Which of these two buildings do you prefer? If Mayor Menino gets his way the new City Hall will be more like the second image and the first one will be gone. While I grew to admire the exterior of City Hall during my days there, particularly near sundown when a ray of light would illuminate the chiseled words Boston City Hall as I walked back in from Starbucks, there is no question that the interior of the building and the surrounding plaza are a dreadful example of period design. When my guide who took me through East Berlin visited me in Boston in 2005, he couldn’t get over the building’s similarity with the severe Communist structures despised by him and his peers!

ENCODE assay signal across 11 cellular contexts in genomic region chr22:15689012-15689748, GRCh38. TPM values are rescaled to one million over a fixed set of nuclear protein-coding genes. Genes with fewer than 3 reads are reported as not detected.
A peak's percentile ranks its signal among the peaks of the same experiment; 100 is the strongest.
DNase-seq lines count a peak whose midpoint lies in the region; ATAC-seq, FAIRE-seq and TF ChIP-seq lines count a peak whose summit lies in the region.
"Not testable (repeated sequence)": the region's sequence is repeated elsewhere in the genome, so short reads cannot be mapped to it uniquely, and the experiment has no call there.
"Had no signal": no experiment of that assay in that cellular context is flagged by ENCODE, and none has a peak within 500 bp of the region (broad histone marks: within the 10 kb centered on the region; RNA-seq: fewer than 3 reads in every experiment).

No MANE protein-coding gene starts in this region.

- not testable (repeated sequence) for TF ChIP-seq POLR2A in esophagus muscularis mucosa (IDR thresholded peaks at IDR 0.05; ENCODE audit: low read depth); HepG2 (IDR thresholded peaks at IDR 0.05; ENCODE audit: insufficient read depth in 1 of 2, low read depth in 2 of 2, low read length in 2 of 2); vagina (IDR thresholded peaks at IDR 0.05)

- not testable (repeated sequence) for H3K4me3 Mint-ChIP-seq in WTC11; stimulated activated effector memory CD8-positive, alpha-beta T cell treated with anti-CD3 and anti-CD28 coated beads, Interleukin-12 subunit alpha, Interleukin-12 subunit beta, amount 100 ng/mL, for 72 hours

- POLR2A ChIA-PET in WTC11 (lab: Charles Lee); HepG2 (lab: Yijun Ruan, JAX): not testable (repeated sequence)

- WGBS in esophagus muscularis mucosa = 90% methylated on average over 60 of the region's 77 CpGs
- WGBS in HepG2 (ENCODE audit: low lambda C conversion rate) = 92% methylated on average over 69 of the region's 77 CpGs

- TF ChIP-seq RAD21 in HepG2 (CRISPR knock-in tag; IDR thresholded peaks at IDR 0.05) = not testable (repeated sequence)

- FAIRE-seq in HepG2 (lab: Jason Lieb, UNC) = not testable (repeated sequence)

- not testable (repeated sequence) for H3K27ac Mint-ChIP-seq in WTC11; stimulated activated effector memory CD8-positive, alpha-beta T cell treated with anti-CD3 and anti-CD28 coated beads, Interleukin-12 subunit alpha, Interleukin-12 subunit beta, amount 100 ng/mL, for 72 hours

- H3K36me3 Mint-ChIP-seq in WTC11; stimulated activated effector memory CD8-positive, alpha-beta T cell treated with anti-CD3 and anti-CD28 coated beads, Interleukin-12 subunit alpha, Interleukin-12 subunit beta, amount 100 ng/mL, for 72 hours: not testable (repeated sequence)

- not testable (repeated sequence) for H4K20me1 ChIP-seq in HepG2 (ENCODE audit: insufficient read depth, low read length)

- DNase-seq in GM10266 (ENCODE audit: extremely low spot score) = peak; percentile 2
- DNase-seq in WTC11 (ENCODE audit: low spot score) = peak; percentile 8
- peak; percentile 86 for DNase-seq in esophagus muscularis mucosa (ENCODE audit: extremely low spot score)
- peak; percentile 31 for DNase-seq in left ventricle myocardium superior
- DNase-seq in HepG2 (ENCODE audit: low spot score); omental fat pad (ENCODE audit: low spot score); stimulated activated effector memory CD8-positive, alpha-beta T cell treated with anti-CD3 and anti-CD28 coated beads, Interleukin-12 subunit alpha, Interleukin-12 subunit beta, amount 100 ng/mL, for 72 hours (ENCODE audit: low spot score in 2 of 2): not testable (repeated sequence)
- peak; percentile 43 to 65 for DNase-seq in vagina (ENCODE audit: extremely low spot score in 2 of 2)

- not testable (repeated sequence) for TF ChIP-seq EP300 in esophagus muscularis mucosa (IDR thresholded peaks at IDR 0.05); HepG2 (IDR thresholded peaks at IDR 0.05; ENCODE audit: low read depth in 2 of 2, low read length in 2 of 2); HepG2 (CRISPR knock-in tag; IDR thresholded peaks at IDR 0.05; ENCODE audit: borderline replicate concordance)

When it comes to the mayor, everybody knows I am not an unbiased source. Until last June, I was his press secretary. Having said that, I learned first-hand that one of his most underestimated aspects was his political imagination. The mayor can see where the city is going before anybody else. We caught a glimpse of his development direction last year when he proposed Boston’s tallest office tower.
Now he has gone a step further. The mayor has continually expressed confidence in the South Boston waterfront. He proposed the convention center, which many, including me, wrongly saw as a white elephant. This morning at the Chamber of Commerce, he took an even more sweeping position. He proposed the city move out of City Hall and move into a new building on Boston’s waterfront near the new Institute for Contemporary Art. I’m sure this plan will garner its share of criticism. But I’ll bet on the mayor. Of all the officials I have observed in public life, the mayor has something few others share — tenacity.